Tinker v. TrevettAnnotate this Case
156 A.2d 233 (1959)
Bernice E. TINKER v. Robert M. TREVETT.
Supreme Judicial Court of Maine.
November 17, 1959.
Wendall R. Atherton, Bangor, for plaintiff.
Eaton, Peabody, Bradford & Veague, Bangor, for defendant.
Before WILLIAMSON, C. J., and WEBBER, TAPLEY, SULLIVAN, DUBORD and SIDDALL, JJ.
WILLIAMSON, Chief Justice.
In this accident case a sedan operated by the plaintiff and a truck operated by the defendant collided in a street intersection in Bangor. Exceptions to the direction of a verdict for the defendant are sustained.
The issues are whether a jury would be warranted in finding that the defendant was negligent and the plaintiff was in the exercise of due care. In directing the verdict the presiding Justice ruled that as a matter of law either the defendant was in the exercise of due care, or the plaintiff was guilty of contributory negligence, or both.
Under the familiar rule we take the evidence with its inferences in the light most favorable to the plaintiff. Ward v. Merrill, 154 Me. 45, 141 A.2d 438.
The jury could have found as follows:
The intersection is formed by West Broadway, running north and south, and Lincoln Street, running east and west. A stop sign on Lincoln Street controlled traffic entering West Broadway from the west. The plaintiff approached the intersection from the north on West Broadway and the defendant from the west on Lincoln Street.
*234 The accident took place on a cold, clear winter morning. The streets were covered with hard packed snow and ice, and in particular Lincoln Street, to use defendant's words, "It was very icy. It was as icy as it could be, I believe."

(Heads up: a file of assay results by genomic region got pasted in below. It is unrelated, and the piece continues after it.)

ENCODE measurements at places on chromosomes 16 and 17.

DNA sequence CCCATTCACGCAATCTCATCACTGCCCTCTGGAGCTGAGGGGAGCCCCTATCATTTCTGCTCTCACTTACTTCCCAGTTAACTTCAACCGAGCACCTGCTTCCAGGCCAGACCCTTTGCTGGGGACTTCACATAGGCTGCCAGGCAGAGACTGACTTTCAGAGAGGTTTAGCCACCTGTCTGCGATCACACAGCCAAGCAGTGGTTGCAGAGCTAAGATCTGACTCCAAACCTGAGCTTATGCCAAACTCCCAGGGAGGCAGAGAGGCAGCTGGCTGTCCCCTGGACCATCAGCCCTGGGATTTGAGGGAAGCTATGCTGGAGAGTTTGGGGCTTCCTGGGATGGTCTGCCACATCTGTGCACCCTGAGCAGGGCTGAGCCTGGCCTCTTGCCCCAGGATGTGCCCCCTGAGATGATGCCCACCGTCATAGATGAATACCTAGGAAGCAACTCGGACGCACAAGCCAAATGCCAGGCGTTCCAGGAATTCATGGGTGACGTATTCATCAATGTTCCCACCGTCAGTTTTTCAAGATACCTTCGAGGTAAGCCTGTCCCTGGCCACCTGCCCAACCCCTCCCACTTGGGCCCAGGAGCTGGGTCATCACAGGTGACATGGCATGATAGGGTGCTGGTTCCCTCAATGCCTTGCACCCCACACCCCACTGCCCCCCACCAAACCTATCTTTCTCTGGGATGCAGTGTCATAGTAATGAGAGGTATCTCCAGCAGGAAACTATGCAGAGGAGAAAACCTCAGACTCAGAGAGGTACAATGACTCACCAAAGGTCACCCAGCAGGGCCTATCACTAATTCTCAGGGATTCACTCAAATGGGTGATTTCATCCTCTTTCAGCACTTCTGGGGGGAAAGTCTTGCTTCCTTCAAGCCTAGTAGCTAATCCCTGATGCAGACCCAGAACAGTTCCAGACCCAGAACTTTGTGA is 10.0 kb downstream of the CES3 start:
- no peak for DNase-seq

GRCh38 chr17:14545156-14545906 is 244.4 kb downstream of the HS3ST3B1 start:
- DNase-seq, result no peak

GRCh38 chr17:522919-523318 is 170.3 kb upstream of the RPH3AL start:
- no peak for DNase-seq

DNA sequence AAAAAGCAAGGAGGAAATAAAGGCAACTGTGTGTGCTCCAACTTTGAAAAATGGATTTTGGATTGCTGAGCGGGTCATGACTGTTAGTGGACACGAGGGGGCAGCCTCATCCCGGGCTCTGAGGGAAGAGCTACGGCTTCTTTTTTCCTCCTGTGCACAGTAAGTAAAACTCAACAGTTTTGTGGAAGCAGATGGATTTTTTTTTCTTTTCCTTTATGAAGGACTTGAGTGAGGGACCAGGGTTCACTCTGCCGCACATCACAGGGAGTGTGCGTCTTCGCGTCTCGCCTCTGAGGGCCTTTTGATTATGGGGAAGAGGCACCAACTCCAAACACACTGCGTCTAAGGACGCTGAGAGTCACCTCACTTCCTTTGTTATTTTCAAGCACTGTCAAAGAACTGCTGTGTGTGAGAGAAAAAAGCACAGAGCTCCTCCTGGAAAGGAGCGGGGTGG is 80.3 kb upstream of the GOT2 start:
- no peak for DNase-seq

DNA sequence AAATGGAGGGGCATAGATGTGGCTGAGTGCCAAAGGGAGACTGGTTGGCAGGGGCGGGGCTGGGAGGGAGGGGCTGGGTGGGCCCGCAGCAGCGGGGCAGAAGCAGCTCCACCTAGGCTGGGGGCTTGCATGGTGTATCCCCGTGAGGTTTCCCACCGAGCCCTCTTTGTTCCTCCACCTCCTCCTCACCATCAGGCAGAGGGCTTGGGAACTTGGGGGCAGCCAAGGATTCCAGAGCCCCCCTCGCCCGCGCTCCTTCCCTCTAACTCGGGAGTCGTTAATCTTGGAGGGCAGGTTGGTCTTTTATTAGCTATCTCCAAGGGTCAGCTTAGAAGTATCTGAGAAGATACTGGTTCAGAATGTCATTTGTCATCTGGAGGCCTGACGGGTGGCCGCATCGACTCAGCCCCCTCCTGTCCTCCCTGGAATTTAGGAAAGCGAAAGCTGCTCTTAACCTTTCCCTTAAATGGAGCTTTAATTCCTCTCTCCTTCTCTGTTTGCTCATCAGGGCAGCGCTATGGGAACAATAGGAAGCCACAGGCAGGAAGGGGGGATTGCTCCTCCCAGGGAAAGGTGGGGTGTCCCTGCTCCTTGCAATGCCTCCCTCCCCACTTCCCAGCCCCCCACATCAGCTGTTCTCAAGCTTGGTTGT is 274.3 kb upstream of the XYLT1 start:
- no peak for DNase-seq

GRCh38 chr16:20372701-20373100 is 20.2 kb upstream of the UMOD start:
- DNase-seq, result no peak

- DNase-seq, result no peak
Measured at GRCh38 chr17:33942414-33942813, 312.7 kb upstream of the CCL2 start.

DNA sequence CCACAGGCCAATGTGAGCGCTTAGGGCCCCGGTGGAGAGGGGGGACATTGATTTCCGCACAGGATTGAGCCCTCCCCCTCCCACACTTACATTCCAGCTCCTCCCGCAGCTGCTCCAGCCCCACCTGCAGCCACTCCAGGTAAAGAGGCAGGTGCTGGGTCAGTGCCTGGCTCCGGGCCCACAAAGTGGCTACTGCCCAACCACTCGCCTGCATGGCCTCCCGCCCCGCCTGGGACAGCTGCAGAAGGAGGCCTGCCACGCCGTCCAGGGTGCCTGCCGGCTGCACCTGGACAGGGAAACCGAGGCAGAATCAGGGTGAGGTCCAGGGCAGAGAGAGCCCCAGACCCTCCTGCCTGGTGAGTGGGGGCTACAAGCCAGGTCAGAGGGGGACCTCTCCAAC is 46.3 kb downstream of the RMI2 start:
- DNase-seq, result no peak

The defendant proceeding at about 20 miles per hour entered Lincoln Street from Webster Street, a block west of the scene of the accident. Lincoln Street has a descending grade which becomes steeper a short distance from Webster Street.
The defendant lost control of his truck on Lincoln Street. He tried without success to check its slide by application of the brakes, and when about 100 feet from the intersection on realizing that he could not stop at the stop sign, he attempted to turn the truck into the ditch. He continued, however, to slide down the hill into the intersection colliding with the plaintiff's sedan. Brake marks were observed by the police for a distance of 150 feet to the point of impact.
The cars collided in the southwest quarter of the intersection. The damage to the plaintiff's sedan included damage to the right front fender and wheel with dents on the right rear fender. The front end of defendant's truck was damaged. The front of the sedan had almost reached the south line of the intersection when the crash occurred.
In our view of the record, the issue of defendant's negligence or due care was clearly for the jury to determine.